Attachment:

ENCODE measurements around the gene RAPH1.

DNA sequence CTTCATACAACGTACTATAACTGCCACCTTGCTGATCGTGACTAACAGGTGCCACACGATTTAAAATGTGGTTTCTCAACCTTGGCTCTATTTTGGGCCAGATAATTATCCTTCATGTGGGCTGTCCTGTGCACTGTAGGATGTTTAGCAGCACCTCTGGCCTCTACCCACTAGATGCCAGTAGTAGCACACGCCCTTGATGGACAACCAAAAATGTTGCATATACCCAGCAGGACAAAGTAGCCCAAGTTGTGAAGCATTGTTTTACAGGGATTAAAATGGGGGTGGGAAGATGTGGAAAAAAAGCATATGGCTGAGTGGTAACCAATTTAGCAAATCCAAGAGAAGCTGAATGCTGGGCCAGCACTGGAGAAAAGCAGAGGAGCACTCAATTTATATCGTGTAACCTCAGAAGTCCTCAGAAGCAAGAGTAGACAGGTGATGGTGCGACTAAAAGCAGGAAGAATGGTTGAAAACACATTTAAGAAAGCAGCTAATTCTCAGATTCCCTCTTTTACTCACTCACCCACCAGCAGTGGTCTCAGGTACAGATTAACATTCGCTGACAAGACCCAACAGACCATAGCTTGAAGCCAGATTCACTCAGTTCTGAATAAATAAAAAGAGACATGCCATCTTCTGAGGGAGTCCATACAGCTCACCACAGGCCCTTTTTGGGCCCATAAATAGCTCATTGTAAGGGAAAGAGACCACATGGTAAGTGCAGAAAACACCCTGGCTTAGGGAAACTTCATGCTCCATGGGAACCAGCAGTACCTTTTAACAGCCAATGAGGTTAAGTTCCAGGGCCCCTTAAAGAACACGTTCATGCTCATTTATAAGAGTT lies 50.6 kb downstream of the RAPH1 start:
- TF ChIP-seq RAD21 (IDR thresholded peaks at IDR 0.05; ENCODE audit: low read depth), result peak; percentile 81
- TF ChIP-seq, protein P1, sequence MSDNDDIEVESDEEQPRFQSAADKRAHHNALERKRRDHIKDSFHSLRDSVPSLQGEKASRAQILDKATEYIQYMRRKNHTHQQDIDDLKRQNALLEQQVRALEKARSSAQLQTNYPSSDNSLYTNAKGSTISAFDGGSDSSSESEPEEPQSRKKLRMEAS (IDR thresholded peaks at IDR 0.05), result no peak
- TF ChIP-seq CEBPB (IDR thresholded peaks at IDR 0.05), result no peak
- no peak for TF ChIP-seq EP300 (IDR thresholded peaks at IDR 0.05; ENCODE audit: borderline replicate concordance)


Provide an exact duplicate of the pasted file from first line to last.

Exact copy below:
ENCODE measurements around the gene RAPH1.

DNA sequence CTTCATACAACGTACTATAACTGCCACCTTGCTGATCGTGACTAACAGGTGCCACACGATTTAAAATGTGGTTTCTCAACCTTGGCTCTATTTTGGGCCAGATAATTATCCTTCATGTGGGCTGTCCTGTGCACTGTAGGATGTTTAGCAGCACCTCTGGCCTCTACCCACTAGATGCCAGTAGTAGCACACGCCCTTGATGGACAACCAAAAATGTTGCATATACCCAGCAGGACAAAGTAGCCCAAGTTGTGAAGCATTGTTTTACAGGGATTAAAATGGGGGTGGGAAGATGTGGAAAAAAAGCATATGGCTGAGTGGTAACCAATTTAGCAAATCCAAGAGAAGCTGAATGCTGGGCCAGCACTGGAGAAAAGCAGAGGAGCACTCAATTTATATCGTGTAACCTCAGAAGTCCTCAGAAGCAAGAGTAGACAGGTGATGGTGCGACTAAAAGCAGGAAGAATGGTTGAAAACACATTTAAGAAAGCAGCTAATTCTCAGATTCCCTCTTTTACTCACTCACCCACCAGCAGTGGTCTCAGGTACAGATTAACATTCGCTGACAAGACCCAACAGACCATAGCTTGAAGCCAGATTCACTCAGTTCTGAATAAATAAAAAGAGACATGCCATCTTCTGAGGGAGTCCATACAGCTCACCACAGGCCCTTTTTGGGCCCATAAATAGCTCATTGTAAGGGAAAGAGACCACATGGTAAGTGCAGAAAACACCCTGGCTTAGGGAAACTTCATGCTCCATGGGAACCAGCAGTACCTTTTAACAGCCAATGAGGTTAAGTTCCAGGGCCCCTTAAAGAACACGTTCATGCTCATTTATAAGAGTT lies 50.6 kb downstream of the RAPH1 start:
- TF ChIP-seq RAD21 (IDR thresholded peaks at IDR 0.05; ENCODE audit: low read depth), result peak; percentile 81
- TF ChIP-seq, protein P1, sequence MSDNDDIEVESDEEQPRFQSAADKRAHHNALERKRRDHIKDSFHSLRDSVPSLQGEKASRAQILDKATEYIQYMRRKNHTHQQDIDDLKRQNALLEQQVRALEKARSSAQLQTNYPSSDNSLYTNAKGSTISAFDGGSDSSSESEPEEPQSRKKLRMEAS (IDR thresholded peaks at IDR 0.05), result no peak
- TF ChIP-seq CEBPB (IDR thresholded peaks at IDR 0.05), result no peak
- no peak for TF ChIP-seq EP300 (IDR thresholded peaks at IDR 0.05; ENCODE audit: borderline replicate concordance)